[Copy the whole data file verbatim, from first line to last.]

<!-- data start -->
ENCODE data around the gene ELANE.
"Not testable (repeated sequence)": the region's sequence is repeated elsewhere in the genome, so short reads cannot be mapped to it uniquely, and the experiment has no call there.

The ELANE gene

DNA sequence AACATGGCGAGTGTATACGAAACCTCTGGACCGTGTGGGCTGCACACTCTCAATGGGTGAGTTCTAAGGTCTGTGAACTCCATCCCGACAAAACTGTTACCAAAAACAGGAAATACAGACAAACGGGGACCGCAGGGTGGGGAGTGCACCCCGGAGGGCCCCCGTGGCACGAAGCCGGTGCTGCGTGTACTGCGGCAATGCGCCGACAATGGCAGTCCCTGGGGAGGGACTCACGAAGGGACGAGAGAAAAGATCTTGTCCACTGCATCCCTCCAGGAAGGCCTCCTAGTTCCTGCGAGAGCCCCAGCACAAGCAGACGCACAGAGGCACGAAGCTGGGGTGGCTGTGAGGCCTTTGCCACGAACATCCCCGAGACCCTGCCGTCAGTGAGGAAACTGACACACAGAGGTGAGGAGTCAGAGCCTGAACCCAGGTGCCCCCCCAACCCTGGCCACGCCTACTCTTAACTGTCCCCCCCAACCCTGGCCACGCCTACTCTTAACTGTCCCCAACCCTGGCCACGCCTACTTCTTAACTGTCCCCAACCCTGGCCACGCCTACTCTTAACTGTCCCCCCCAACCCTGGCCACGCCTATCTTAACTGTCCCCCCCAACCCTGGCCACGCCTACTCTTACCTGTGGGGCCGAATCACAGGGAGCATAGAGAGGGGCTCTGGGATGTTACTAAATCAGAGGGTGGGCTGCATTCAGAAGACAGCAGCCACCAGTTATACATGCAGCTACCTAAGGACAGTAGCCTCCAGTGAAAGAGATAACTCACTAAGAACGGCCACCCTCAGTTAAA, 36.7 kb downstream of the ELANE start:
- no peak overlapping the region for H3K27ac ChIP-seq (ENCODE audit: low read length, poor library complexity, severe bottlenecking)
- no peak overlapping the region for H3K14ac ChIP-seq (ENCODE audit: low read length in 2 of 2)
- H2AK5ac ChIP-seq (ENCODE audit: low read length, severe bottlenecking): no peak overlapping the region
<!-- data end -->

ENCODE data around the gene ELANE.
"Not testable (repeated sequence)": the region's sequence is repeated elsewhere in the genome, so short reads cannot be mapped to it uniquely, and the experiment has no call there.

The ELANE gene

DNA sequence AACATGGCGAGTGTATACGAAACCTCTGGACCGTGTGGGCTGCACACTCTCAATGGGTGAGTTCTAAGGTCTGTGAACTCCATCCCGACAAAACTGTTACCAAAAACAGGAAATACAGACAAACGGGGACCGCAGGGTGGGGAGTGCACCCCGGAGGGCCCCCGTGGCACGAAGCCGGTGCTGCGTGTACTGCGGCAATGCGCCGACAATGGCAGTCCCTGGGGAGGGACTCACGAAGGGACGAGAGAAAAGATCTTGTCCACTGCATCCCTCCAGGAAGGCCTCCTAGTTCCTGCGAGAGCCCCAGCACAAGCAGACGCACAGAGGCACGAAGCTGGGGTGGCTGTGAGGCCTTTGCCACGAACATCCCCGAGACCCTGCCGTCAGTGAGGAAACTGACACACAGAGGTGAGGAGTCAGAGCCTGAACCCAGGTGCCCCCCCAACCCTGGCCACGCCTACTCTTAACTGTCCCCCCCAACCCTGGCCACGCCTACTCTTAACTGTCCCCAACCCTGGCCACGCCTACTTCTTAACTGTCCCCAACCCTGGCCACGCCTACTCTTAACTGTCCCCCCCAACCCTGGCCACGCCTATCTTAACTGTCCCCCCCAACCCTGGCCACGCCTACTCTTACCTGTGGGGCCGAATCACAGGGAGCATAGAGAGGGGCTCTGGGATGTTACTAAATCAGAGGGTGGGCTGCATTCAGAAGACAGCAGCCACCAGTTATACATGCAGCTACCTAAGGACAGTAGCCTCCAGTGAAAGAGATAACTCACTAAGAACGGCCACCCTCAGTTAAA, 36.7 kb downstream of the ELANE start:
- no peak overlapping the region for H3K27ac ChIP-seq (ENCODE audit: low read length, poor library complexity, severe bottlenecking)
- no peak overlapping the region for H3K14ac ChIP-seq (ENCODE audit: low read length in 2 of 2)
- H2AK5ac ChIP-seq (ENCODE audit: low read length, severe bottlenecking): no peak overlapping the region